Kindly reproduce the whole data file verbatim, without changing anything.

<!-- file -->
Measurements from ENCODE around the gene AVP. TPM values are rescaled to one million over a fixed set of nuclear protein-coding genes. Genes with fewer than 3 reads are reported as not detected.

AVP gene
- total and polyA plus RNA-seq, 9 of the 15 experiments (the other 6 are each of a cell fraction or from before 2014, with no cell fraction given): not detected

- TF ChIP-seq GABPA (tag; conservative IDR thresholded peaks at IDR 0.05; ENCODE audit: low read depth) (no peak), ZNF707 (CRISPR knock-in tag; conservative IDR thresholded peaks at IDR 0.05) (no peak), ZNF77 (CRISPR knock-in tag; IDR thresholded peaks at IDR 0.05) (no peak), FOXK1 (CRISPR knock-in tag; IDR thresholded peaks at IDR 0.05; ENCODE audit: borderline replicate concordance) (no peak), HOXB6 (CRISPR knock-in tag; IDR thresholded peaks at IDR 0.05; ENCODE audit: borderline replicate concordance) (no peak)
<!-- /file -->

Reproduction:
Measurements from ENCODE around the gene AVP. TPM values are rescaled to one million over a fixed set of nuclear protein-coding genes. Genes with fewer than 3 reads are reported as not detected.

AVP gene
- total and polyA plus RNA-seq, 9 of the 15 experiments (the other 6 are each of a cell fraction or from before 2014, with no cell fraction given): not detected

- TF ChIP-seq GABPA (tag; conservative IDR thresholded peaks at IDR 0.05; ENCODE audit: low read depth) (no peak), ZNF707 (CRISPR knock-in tag; conservative IDR thresholded peaks at IDR 0.05) (no peak), ZNF77 (CRISPR knock-in tag; IDR thresholded peaks at IDR 0.05) (no peak), FOXK1 (CRISPR knock-in tag; IDR thresholded peaks at IDR 0.05; ENCODE audit: borderline replicate concordance) (no peak), HOXB6 (CRISPR knock-in tag; IDR thresholded peaks at IDR 0.05; ENCODE audit: borderline replicate concordance) (no peak)